Apple will allow China’s State Internet Information Office to run security audits on products the company sells in China in an effort to counter concerns that other governments are using its devices for surveillance, according to news reports.
Apple CEO Tim Cook agreed to the security inspections during a December meeting in the US with information office director Lu Wei, according to a story in the Beijing News.
Allegations that Chinese authorities hacked into Microsoft Corp's (MSFT.O) Outlook email service are "groundless slander", the official Xinhua news agency quoted Beijing's cyberspace regulator as saying late on Thursday.
The comments, made by the Cyberspace Administration of China (CAC) spokesman Jiang Jun, were in response to a Monday report by an online censorship watchdog which said that Chinese users of the email service were subject to a hacking attack over the weekend.
China now knows what most people in the west are catching up with: that the F-35 Joint Strike Fighter is a lemon.
The latest round of managed information release by Edward Snowden via Spiegel includes the snippet that Chinese security services copied “terabytes” of data about the aircraft.
The release states that the compromised information includes radar systems data, engine schematics, heat contour maps, and designs to cool exhaust gases. The latest leak confirms the scale of the data theft, which emerged in US media such as The Washington Times March 2014.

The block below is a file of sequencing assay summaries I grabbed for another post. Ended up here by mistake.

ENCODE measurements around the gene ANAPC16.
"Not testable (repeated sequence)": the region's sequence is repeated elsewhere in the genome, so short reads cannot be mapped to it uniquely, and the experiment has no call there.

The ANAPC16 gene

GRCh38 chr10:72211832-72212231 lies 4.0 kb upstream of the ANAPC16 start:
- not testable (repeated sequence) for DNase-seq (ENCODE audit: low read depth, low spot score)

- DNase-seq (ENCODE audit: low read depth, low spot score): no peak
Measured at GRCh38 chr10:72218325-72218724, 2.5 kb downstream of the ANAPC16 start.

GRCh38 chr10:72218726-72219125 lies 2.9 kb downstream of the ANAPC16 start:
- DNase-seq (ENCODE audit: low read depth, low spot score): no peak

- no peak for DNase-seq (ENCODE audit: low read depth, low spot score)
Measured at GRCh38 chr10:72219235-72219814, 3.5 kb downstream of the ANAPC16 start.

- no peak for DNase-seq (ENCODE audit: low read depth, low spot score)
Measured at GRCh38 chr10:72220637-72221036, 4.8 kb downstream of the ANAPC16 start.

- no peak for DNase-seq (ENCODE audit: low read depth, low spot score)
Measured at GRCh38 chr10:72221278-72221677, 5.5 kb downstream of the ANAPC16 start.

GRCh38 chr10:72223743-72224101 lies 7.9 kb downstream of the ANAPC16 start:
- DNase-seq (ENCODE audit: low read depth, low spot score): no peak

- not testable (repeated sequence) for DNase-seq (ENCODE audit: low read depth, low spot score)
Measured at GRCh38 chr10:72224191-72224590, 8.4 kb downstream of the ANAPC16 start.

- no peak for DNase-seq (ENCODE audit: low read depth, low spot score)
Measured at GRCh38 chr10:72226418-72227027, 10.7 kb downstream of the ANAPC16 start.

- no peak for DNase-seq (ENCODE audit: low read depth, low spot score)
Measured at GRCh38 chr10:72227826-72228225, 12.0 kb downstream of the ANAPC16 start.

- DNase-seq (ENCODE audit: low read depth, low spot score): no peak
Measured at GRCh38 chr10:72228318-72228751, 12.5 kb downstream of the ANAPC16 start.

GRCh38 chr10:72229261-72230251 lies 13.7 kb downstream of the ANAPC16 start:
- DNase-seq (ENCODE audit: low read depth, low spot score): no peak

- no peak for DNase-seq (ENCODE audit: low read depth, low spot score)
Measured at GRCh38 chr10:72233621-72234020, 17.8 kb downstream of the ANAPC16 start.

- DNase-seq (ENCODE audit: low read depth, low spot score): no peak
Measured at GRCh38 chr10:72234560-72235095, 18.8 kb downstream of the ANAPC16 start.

China, which is no stranger to Internet censorship, is now blocking access to Gmail on an IP level for many of its 1.3 billion citizens.
Many of Google's services, including Gmail, have previously been blocked on a nationwide level in mainland China. In the past, censorship was mostly relegated to YouTube and Google's search engine, especially during periods leading up to the anniversary of the Tiananmen Square Massacre on June 4th, 1989 - but this is the first time Google's email service has been blocked in China entirely.
China may have the ability to remotely shut down computer systems of US power utilities, aviation networks and financial companies, according to director of the US National Security Agency Mike Rogers.
Testifying to the House of Representatives Intelligence Committee on cyber threats, Rogers said digital attackers have been able to penetrate such systems and perform "reconnaissance" missions to determine how the networks are put together.